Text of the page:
Logansport Pharos-Tribune from Logansport, Indiana on September 17, 1896 · Page 7
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September 17, 1896

Logansport Pharos-Tribune from Logansport, Indiana · Page 7

Logansport, Indiana
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Thursday, September 17, 1896
Page 7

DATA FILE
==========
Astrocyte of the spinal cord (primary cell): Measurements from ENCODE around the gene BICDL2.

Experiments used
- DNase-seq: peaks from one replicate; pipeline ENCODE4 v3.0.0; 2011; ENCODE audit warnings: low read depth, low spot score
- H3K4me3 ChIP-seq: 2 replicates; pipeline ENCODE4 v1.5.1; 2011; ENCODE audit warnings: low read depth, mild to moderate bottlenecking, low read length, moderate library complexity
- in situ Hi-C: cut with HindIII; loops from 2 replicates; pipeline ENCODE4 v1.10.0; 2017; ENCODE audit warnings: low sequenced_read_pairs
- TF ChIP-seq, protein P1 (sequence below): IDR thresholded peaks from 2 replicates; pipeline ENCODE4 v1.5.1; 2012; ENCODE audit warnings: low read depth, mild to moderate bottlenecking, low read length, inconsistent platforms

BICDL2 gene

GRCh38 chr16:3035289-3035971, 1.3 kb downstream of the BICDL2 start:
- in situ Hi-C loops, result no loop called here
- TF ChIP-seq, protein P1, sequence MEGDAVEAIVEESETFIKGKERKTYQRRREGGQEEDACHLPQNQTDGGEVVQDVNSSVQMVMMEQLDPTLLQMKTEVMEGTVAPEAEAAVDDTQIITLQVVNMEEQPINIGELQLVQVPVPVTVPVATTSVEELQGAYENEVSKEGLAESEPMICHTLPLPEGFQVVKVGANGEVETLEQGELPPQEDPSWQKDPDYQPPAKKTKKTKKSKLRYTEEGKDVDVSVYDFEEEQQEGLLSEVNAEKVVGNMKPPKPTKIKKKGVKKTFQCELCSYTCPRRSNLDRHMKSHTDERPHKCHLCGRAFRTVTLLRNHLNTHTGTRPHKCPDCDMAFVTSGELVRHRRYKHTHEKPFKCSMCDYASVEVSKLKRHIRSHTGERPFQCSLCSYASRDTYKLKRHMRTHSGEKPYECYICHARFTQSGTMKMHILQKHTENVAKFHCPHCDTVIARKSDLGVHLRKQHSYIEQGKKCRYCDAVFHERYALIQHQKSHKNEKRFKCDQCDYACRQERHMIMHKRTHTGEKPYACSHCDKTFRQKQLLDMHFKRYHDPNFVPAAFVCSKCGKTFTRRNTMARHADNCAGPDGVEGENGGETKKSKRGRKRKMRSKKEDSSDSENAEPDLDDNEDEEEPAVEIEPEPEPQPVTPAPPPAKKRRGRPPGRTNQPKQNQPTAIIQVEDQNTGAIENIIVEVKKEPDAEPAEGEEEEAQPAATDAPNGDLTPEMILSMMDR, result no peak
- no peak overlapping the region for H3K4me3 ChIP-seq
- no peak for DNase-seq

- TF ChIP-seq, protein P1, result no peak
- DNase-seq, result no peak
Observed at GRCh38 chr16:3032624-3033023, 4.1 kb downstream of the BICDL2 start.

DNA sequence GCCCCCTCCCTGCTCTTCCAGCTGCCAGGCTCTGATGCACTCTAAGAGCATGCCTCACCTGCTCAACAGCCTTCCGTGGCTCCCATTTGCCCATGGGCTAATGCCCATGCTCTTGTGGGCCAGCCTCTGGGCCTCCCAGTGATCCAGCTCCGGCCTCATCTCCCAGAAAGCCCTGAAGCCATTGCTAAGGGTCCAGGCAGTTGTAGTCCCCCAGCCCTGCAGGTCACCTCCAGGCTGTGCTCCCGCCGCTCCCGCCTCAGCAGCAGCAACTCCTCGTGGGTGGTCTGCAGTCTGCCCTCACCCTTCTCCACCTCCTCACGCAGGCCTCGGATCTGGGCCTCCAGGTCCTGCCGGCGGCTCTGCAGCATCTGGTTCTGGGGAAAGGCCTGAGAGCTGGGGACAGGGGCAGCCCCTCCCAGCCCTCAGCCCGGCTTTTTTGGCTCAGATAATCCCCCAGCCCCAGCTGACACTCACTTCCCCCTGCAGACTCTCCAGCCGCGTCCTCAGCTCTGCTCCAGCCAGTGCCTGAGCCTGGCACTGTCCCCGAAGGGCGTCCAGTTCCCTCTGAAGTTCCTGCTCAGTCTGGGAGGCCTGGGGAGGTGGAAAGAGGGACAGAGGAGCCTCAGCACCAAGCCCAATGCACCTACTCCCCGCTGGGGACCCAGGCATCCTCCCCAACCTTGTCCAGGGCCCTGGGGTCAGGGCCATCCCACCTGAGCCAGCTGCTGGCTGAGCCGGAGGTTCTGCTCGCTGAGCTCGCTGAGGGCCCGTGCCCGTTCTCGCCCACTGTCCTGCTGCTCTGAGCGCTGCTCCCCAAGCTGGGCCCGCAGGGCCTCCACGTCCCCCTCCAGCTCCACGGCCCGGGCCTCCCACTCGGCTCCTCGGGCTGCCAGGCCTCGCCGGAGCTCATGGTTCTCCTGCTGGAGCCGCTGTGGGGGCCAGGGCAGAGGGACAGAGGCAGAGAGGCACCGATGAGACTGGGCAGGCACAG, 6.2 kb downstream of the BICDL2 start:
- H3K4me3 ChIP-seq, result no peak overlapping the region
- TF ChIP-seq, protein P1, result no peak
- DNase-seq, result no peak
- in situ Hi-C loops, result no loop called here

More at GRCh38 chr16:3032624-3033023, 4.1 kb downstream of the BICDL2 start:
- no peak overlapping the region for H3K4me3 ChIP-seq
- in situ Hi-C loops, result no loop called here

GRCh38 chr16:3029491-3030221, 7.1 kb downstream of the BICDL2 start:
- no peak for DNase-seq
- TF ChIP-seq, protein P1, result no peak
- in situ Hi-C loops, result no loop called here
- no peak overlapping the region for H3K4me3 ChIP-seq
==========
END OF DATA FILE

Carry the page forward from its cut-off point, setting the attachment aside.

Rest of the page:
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DELICATE WOMEN ULLIUfl I b Should Use FEMALE REGULATOR. IT IS fl SUPERB TONIC and exerts a . wonderful infiuence in strengthening her system by- driving through the proper channel all impurities. Health SIMf strength are Guaranteed to result from its use. My wife wns bedridden tm clchtconmonths, after using BRADFIELD/S FH.MALi.REGU- LATOK for two mouth*. Is KCUlnp well.— J. M. JOHNSON. Malvcrn, Ark. BBADFIELD REGULATOR CO., ATLAMA, Oi. ,.8aU by lU-Lrureiita «t Sl.OO pet bottlo. TIME TABLES. Leave for ChlciiKO a:15air; 5:00»m; 1:15 pin; AirlnMm Ch'laWio a m; 12:30 P m; 1:00 p la Leave" for"^ S T;CO a m; 7=50 a ni; 236 P m; Atilve from Brndlord U:00 a ra; lS:!iS p m:l :10 pm Leavo 4 for ^nlier S-.CO n m; 8:30 d m: 2:05 p m. irrt™"Jm Eilner7,15 a m: 1KB, p m; jS5 l» m. LeavrforBlcbroond 1:06 » m;S:-!5a in;UO Dm, Arrlve" : from nl KlcliDioacl 2;0o B ro; 11:00am; 1:08 J eave P ror"Louisvlll«'l2;f>5 ft m: l:OJ_p in. Arrive from Louisville li;05 n EI; 1 &i P '"3. A. McCULLOUGH. Agent. Logansport. WEBT BOUND. 5 Locn" VrUifht. Bocom daily ex Snn... 3 St. Louis Itmlttd dally, 'old DO 4S .... 1 Fast Mall dnlly, 'olU no 47'_.. .... V Knnans City express dall? 'old no -11. v "ac espress dullj ex Sun 'old no -lj . »0. BAST BOUND. 2 N, 1. * Boston Urn d dally 'old no 42 B yaafmall dally, 'old no •)».... .•;' 4 Atlantic Mm dally ex Sun 'old no -M. 74 Local frt. Accom. dally ex Snn EEL RIVER DIVISION WEST BOUND. .12:50 p in ,.1021 pin .. 8:17 pin ... .,10:10 am .. 2:41 a m ,. a:48 a m ,. -1:52 p m .12 50 p III No S5 arrive.... No 37 arrive. ..ll):30 a. m . 2 85 p -m EAST BOUND. No 36 leave: No 34 leave .10:45 a in ... 8:30 p ra VANDAUA IHD. >'o 20 for St Josepli, ex Sun . . . ......... i^J P m Xo 15 to St Joseph Sunday on y ............ . :00 u m No 8 ex Sunday lor sontn Bend ............. 8 Jj p in No 8 Has tluoogb parlor cir, Icdlannpollsto South Bend via Colidx. • No 20 Lns'tbiouglrs.'eepeis.-St Louis to Mackl D8W ' F'OB'THE SCUTH No 13 JorTerre Haute dally ex Sun: ....... 7 13 a in No 11 fSTSiw Haute dally ex Sun ..... 2:85 p m No 31 dalliexSund»y...» ........................ 1MU a m No J3 has throiiKh parlor cur, KontaBendto Indianapolis vlu Coltux. No 21 baa through Sleeper, Mackinaw to St. LoDls -- • - - Arrives No 15 dally except Sunday....'. .............. g^g p m No 17 Sunday only .................... •"•• ........ JJ-f P m Tor complete time card, giving all trains ii;, and tor full information M . mjaniport, Ind. Or, B. A. -Ford, General Passenger Agent, St L«ul». Mo. .: : . LIVES OF THE STABLE BOYS. How the Racing Stables Train and Treat Their Apprentices. Their Day B««rinn nt IlBir-l'tut Th«« In the Morning und Thry Go to II«il ut KlRHt at . 1S96.] The persoi-ine] of ag-rcntracinp: stable consists first ol the trainer, second the, premier jockey, thirdly of the stable toys and fourthly of the apprentices;. Ihese Inst form the last rung of the ladder t.tiat leads to turf fame nnd for-'tune. These apprentice boys form about, one-half of the stable's help; to, o string- of 20 horses there nre. usually ten. meii 'and ten boys, an<l nearly all Ihc latter belong to 'tJie apprentice class, -The-'reason for, tnfcing..adynn-.; tage of the apprentice law is that if tie, preen boy turns out well, no unscrupulous competing 1 trainer cun lure the boy iiway from his original employer. And ngain it places the'boy under leg-id con-, frol, so ths-t his parents know exactly his and their rights. The maj&rity of these koys are secured at the express wish of their parents, who know that the boy apprenticed to the stable of Mr. August Bel- jnont. the Messrs. Kec-ne, Morris, Beard, Dwyer, Tlobart, or even to the smaller stables, will be well fed, clothed and looked alter generally. It is not alone humanity that prompts tfcis good-and even liberal treatment, but. self interest ns well, bewuse if maltreated or poorly fed the boy will run n.way. Some of Llicse boys are secured from various reformatory institutions aud homes. Harry Griften, the premier jock- t;y for ^^r. Aug-ust Belmont, who won. this year's suburban with Henry of Xavafre, is a boy out of tl»a Cutholic rirotectoi-y in \Vestcbcster county, nnd is nn exceptionally well mannered and well behaved young man, and one of the best jockfTK this: country over produced. He wns apprenticed to James Shields, and learned, most of what he knows at Guttenberg of malodorous fame- but it did not spoil Griffon, who now earns a salary of $15,000 a year, besides the usual fees of ten dollars for losing and $25 for winning mounts. Generally speaking-, however, owners d ull trainers are wai-ned neither to" harbor nor employ him. Work commences each day in the rating season at 3:30 in the morning; the "string" of 20 horses is divided into two "sets" of ten. each; the first set is exercised and then breakfast for'nil hands at six'o'clock; after this the second set is exerc-iseO,; this is finished about nine o'clock. Then everything- is cleaned up about the stable, racing- gear, stable yard aad sheds; after the work is over play for the rest of the day. At eight o'clock in. the eveniiny everybody goes to bed. To cxpcrienc.: just how well they fare in one of those groat racing- establishments. I wos'in- vited recently by tihe tra.iner of a stable belonging to one of the mos,t distJu- pnishea men on the turf in this conn- try, to dine with, him/informally of course. • The menu.consisted of potato soup -with rice, deliciously seasoned, roost mutton, boiled potatoes, green peas, fried bananae;.cabinet pudding, cream SLUce and tea! ' Now, do you know many who' dine BO much better than 'this! The boys get the some. They are great on. hot biscuit and pie, n.nd- without both no racing stable can ever have- any luck. It is considered a hoodoo to run a stable without these conditions, particularly pie. Of course there is a oook attached to each stable who markets for the entirte establishment when he is a good steward; if not, the foreman, or sometimes one of the men. • The strictcstdiscipline is maintained If a boy comes late to a mea.1 he ie shutout bf t,hedin:ing-room ond goes hungry' until the next meal. Fights, bad language and general cussedness, when displayed, ui-e punished by fines, extra work and in the case oi the smaJlor boy, in extreme cases, he learns to know the taste of a strep. While the stable is in winter quarters, the teacher from the nearest school village comes every nigln to the farm to teach, attendance being -obligatory on the boys. Three prizes are distributed every week among the best Fcbolars. Attendance at church or. Sundays is also obligatory. ' The stable buildings nre two in number, opposite each other on either side of a quadrangle, which forms the stable yard. Around all runs n covered walk, culled the "shed," where the "siring" OLNEY AND SALISBURY. A SHORT JOURNEY TO CALIFORNIA .-.:••;•-:/•.' : 'IN- V , " : • • '. FIRST CLASS STYLfc The Southern Pacific Co "SUNSET LIAIITEP" TRAIN. Over the Sunset Route—New Orleani to Loa Angeles and San Francisco. - dlscontlnsed April 16th. The accommodations given the number of patrons of the,above train during the past tonrlet season, warrants th« announcement of plans: for next season, of finer.service with •qalpment .superior to anything yet kiown In-transcontinental traffic. Look for early re-Inauguration of "gUNSET LIMITED" this fall. For Home Seekers. The Southern Pacific Co. "Sunset. •onte" In connection with tho "Queen Ud Crescent Route" are running the only line of through tourist Pullman gleeper. leaving Cincinnati ever.v Thursday evening for Los Angeles and •an Francisco. • These excursions are'socially contacted, and the object Is t& enable thosu W ho do not care to buy the flrst-clasi round 'trip or one way tickets, to enjoy i, comfortable ride -with sleeping car privilege* and no change of cars at the ••ry low second-class rate. for further Information, address Vt. H. CONNOR, Commercial Agt. 8. P. •«., Cincinnati, O. W. G. NEIMYER, G. W. Agt. S. P. §«., Chicago, 111. i. p. MORSE, Q. P. * T. Aft 8. P •o.. New Orleans, La. Pneumonia.- Mrs. A. J. Lawrence, of : Beaver, ft,, Mys: "Brazilian Balm .brought toe-out of • .§eTer»,*tt»ck, of pneumoni»; in' jpletidid snipe." It Is » wondeTfnl.,Tem : , tdy for coughs and long troubles'.'' 'Also for outward use, for barns,, cold lores and chapped hands-»nd. face, it cores ,nnd trainers fight shy of these ' ansti- -tution boys," as they are apt to be such 'tough citinenR" as not. to bo amenable 1o the strict sules laid down in a well organized racing stable. If you wont colored boy-'., all that la 'necessary is to\yalkthrpuf;'n.the.Btrcets *{ uny southern town where niggers ore as plentiful-assies with Hi;...and pickup n,likely boy off the street, find 'out where hisV'mammy" Hves, and'secure her consent—the daddy .doesn't count in 'ihis instance—too many "no account »iiggahs"'down there—and the 'little imp' 6f' darkness .is yours.' \yhen .the 'negro isf n, go*!'horsemaJi.he. is sujerl» live—like" Isaac Murphy; 1 but'usually a'little success turns their heads and makes .them .useless for. a.ll practical purposes.: Some 'trainers, like McCaf- lerty, use .no apprentice .boys, preferring to pay ft little more and secure experienced exercise lads—but the lat- ler ore rery scarce, because,as,soon as they commence''to grow, they' get. too lieavy; a boy that weighs over .110 pounds has not-much .chance a's.an exercise lad in a racing (stable. • ; These boys, pie .apprenticed .for three years under .th'e,state law from^-l years up to about 19; it depends entirely upon the boy'« : weigh.£--ir' he 'weighs 75; :pounds -at 14,'. he' •'!»' not likely to guin too much weight before reaching 1 manhood. For the first year they, receive two dollars a month pocket money; the second and third years $10- and $15 a month respectively; .aria,., of course, 'are fed and clothed r for' the' full term of their apprenticeship, and, 09 1 -have full reason to know, well-fed, and well-clothed. During a recent visit to the Shcepshead Bay race .track, I saw two little cbnpF— brothers—who had been, sen.t down from Bochester to join Mr. Belrnonfs stable; they were putting, on tl.cur new outfit of underwear, shoes, stockings, shirts, neckties, ' clothing, hats; overcoats, surrounded by an .admiring crowd of stable men, vigorously "guying nnd •hazing"'them as : at:a,ny other Institution of learning. Compared with the clothes they .had just ; • 1 ah«J. : they looked like Httle princes; before they were allowed to put on their now •:clotb*s,' .they .had-their nadr-cut and were washed-down, vigorously' under', the. Btable 1 pump. j: .;..vri .j• ••.: i-'!i' ;l - • ! "'~ ,-• During the apprenticeship, the money, they earn'in extra fe*fi is either held in trust for the boy or handed over to his parents, as. the latter may. direct. If tie boy should run away—which sometimes S-m.. Both Are Working Toward International Arbitration. . ... Although »t Pronent They Are Widely »t Variance Upon the Form* of the Flau, Their JJea-otlntlonn Will , Terminate In fcucc«HB. The published correspondence between the United States and .the British governments' regarding arbitration shows what progress has been made und what .arc the obstacles in the way of satisfactory results. The correspondence, says the Youth's Companion, relates both to the Venezuela b'oundury, and to arrangements for a treaty of general arbitration. In both Instances the two governments differ as to what shall be included in plans ol arbitration. As to Venezuela. Lord Salisbury insists that occupied territory, by which he means territory that was occupied iu pood faitli by British subjects January 1, 1S8T, shall not be subject to the decision of a tribunal arbitration. The British proposal is that there Eh.:ill be a commission of four — two. British subjects and two citizens of the United States—which shall investigate and report upon all questions of fact concerning the rights of Spain and of the.Netherlands, respectively, a.t the time that Great. Britain acquired British Guiana. If the governmr-ntsof Great Britain and Venezuela, on the basis of this report, are not able to agree, upon a boundary line, each of them is to nominate an arbitrator and • these two a third, and the three are to constitute a tribunal of arbitration. The boundary line drawn by this tribunal is to bfi binding- upon both countries, with the important proviso already mentioned, that it shall not give to Venezuela any part of the temtory-whicVi has been settled by British subjects. Secretary Olney points out three objections to this proposal: First, that the commission of four might be equal ly divided in its opinions; second, that no provision is suggested for determin ing the existence and good faith of Brit ish settlements in'the disputed terri tory; mid, third, that under the pro posed reservations, if- the tribunal should award certain territory to Venezuela, it would depend upon the caprice of Great Britain whether or not she got it. There are other difficulties. uhat questions shall go before the proposed tribunal? And shalUhe awards of the is waJked in, bad weather. Attached to each stable is a house, containing the dining-rooms, kitchens .'.and; upstairs, some sleeping room. There aro no stairwayfi; : everything goes up nnrt down, stable fashion, by .a ladder, -the beys sleep upstairs on eithej-.endf.olthe,. stables. This.is not-a good; arrange.-., ment, but is the. fault of -the r jockey,. club's''in : not. providing, better. accom-., roodations; in winter quarters'the boys fare-be'tter'as to sleepirig'bertha. .The'first work in the shddle'the boy is given'after, he joins the stnblo is sitting astride of a .quiet liGWe.la.udjlic-.: quiring: a. "scot."; . The! trainer can toll. ot once .if .the boy,is going, to make a good •exercise ,lad, 11;he Bits ..down squarely' in' the saddle, Bits still end does'-no't-wobble' all over the; KorseV back.-if'he talces the reins'easily 1 and naturally,' without fumbling, .andMf: his hands, rest ;unconsclously. on;; : thc ,- Iiorsels \»itbecs,<thatboy will be ahprse- man.and perhaps, some day. a.swcessljil. jockey,' for each' trainer cndeavorBjto.-. develop 'out of each 'boy. a, jockey.' To t ' encourage this 'plan' the jockey club ••ccaslonally gives a race in'which; ap 1 -'prentices, only are-allowed .to: rite;':.*"-'other races on apprentice boy-is allowed; five pounds: advantage .in the weights. Col. Ruppert.receptly,en,tered.a maiden., year-old colt in one bf. .these races, expressly tp'give a, promisinE-.appr.en'tiee boy, a-chnnc'e'tp ride his first race. The' boy rose witb-'th'e rest of-the'help, and' after galloping, thei colt lie was to rido. that afternoon he. - proceeded to the, stable and dressed himself, in the stable, colors 'and .then sat'around for th'e.rest of. the day, in solemn. and solitary, grandeur.. The race was the fifth on the pro- gramme.and would be'cR Lied about-five o'clock; Nothing could induce, him to eat, either, he was so afraid he would be "overweight." The colt -was brought down to the..paddock; but .on being "warmed- up" through the stretch got i. frightened at the noise made by the i people.in the grand stand, bolted into,, the fence/injuring itself .so badly .that Col. Riippert wateobliged to'asS the Btewara's-permission to have the coif withdrawn.- \Vhen : the,,lad ; heard thU .he cried the rest of.,that day..end .fat; 'iiwto ^he'-nighfe- 1 ' Since that tfrne'-tnir 'bpy; has: become -quite a! jockey;.eon«iaT wing weightiji^d yeans nnd experience. • ' otfjjjlaati In Kurop*. '' Our oat* found a. market in.Europe to SECRETARY OLNEY. tribunal be in all cases binding? To these questions ;Lord Salisbury and Secretary Olney give different answers. Both agree, that a tribunal shall be constituted by the appointment ol ar bit-raters through judicial officers C" each nation, the arbitrators thus chosen to select an umpire to settle disagreements; and that certain . classes ol questions, such as complaints of one power against the officers of the other pecuniary'claims'for small amounts diplomatic and consular privileges, and rights of fishery, access, navigation or •commercial privilege shall -be submitted to arbitration, and that the results shall be'binding. - ' . .' . ' . '. But with reference to more impor tant questions, and.' especially those which involve-.territorial .claims; there is a wide,.difference :of opinion. Secrt- :tary Olney's'view, is that ali questions should be.snbnutted to.arbitration.un less expressly withdrawn by the action of our cohfisess ; 6r"b'f the British parlia ment; and «©*,' when oribe submitted the awards should.be Wtidinsr.ivpon-.boii 'parties..-" .- 1 • •'.'• •- •" - - -- ;: ' Lord Salisbury cannot-agrce that thi awards of the tribunal in cases-of ter ritorial claims shall be binding witho.u appeal. *He 'ivolild malvc it possible for i-Uie defeated litigant to appeal to a.sec ond' tribunal;' constituted- of 'three su .'preme court judges of each'nation; am the award of the tribunal should b 'binding, only- if made, by a vote of five •to one. Or he would have the award o the first tribunal subject to rcjection.bj either pbwier.'within"tliree months. ..... The 'situation -which 'the correspond enc'e discloses : is that of-two nation working in good temper toward a-p'lni ol arbitration, but widely, afvarianc upon- the- form/of a plan. . T,he differ encia HTP serious, but they do not ,ap penr to be hopeless. Runic Fraud* on American*. One of the United States.consular of ficers stationed in Germany has sough to attract the ntUm,tion of Americai manufacturers to the danger of accept -in? resident Germans ns agents for.th< Kale of their wares without taking pre 'cautions to learn something of th- charocteft-of the i person:selected.. H 'cites t)ie case of a,firm u£ OsWego pnmp makers, who gave .the agency for : the sale of'their'gpods'in Germany to,wha •they .supposed to be a reputable.nrm endI filled with satisfaction arid expecto tion «n order for- six of • their fines pumps to start the .trade.. .ThteOemr- ; n"ent--uirried-out.tp be. .engagsd;inr . B ame line of.,busine8s T -.punrp-niakj i na~ and he took'.the Americjin pumps apar 'and 'iisTng'them ''as"patterns. ,.mad. duplicates in numbers for the Germafl market. There was no way to reach ^and punish, this "character of *»»*-.-?° Mhe ';.co.nsnl'; peeks to. -warn American •JJIIIIIIIIIIIIllllllllllllllllllllllllllllllllllllllllllllllHIIIII'llll 11 ' 111111111111111 ! STOP I PLUG 1 The best reason in the world why I some things sell so well is because they the S But good quality.is only half the story. j| =: The other half is the size of a 5 cent piece, j| I It is as big almost as a JO cent piece ol g S other and poorer kinds. I Facts are facts. You can buy and see lor i yourself. Five cents isn't much to invest, Brazilian Balm . THE GREAT SOOTH AMERICM BiLSJMl I It clears the head of foul nracous; heals the Lores and ulcers of the head and throat; sweetens the breath, and perfectly restoren the senses of the taste, smell and hearing. Stops headache and dropping into the Ittroat Also destroys the germ which cause* HAY FEVER, taking a perfect cure . in- a few days. News: ills! No fatal ease o£r«AGRSPPB ever know* here Brazilian BalE 'I/as faithfully KsedL ~X [estroi ^e grippe germ and quickly remove* tbi ir bad effect LI B LE in ASTHMA, CROOT. BROS' II N Fit {gfT *I.OO BGTTUr . VfiSMJ ;'TvPHon> , MEAStES, and any disease -wher* *^ inflammation, Fever or Congestion. ' Greatest relief in Consumption eves dif covered. . . . • ures a Fresh Cold la one day. Stag Miraculous. The.B.rt : F*mUy M.dlcine In Exi.te*» Two Weob Twatont for dtann. BOO. »OITt*S. HQWI TE8TIMONIAk.8: •* J& r»/fe<™Iwa» very deaf for-ib-years from catarrh. Braz.lian Balm applie* aaic^^Sthina that during the winter for seventeen- years she ^unable t* ^ iSSdoWBi -vas-entirely and permanently nred wjth Brazilian Balm. . •* 0fcD /wD*o»8SS5s?'* rs '' B. F. JACKSON & CO., Cleveland, 0, For «ale by the.followlng druggists: B. F. Heeding, general agent: Be. Fisher, Johnson Bros.. W. H. Brlugburst, G. W. Hoffman, D. E. Pryor. Q. A. Means. H. D. Battery .anfl A. R. Klstler. LAST .RELIC GONE Woria'i F»IT StaMto of the Republic Pnf- puftotjr Burned. . r OH? of the 'few remaining monuments of ' the .'world's fair was de- utroyed at -dawn the other morning .when a. torch: was-applied to France'* •tatue ol the .repuWit;;:; It-was, done by • order of the,South : Par,k cpmmisaJqncrB,-: for tb<; reason..that t^ie statue was-faat. crunibilng 'to : pieces,' and the,cb'miniB- BioM'ri!dcsirea ; toT-aze'it, belore it fell. into^om'plete-ailapidattdh: -'---^ ' •• In the destraction of tfiUifanrtus work -ol sculpture one of th£ most admired 'and ^trjkinff rnonum^» ; pf Jli.e.Cpliini-; >iiah >jtp9.B|tlon ,|» obliterateicl,., .CounVr. :lessthbusa : nds'b('persons ffazed,upor..i,t, ''arid it'was pronounced ~by commtin'con-- Mnt-one'.o'f^tne greaVcEt featurcB'of the .big fair, (ll'tvoa coloBsnl in-proportions and\dccUre4...by.;critics'to:be a work oi great'merit. ^ The itatue, which was modeled by Daniel C. French, the sculptor, wos 60 feet high, mounted on a pedestal that ro«e 40 feetabove the water, tt towered .of :thV.e««t ; - gi-arid basin, lacing tne court ol honor. The statue,.that ol a woman, stood with .uplifted: arms. Ici her right hand ahfl' held o sphere- surmounted by an eagle.' The left hand supported a etafl surmounted : by a liberty cap. The whol« figure was of atafl and.was gilded at aa expense or $5,000.' The millions ol peo? . pie who saw the statue will «lway» re. member Its imp.>iing po»itlpn m.the grand basin. • ' • • \JUIHJOU >s oetter off lor trees thw any other,city livEnrbpc. MSEASES OF THK i The. intense itching and smartine i«xi tent to ecjcmai tetter, salttrheum, and other JiHcasee of the ddn » inrtaiitly allayed by Applying Chamberlain"! , Eye v and Skis SriSn^ntly cure<rbv • ii.' ' It is equallj; Efficient for itching ,T>iics and a fevpnte remedy for.wre.njppJea; ch:u)ped i i.'andR, ! chil-. bliiiii-'iroat bito, Khfl chronic (ore eyes. For'wle by drupgiatsatZS cents per box. Try Dr. CtAj^s Condition Powders, they ire jurt wh»t a howe needs whcii in bndcondi- tioi ; TepiOi bkxid purifif and yermifugB.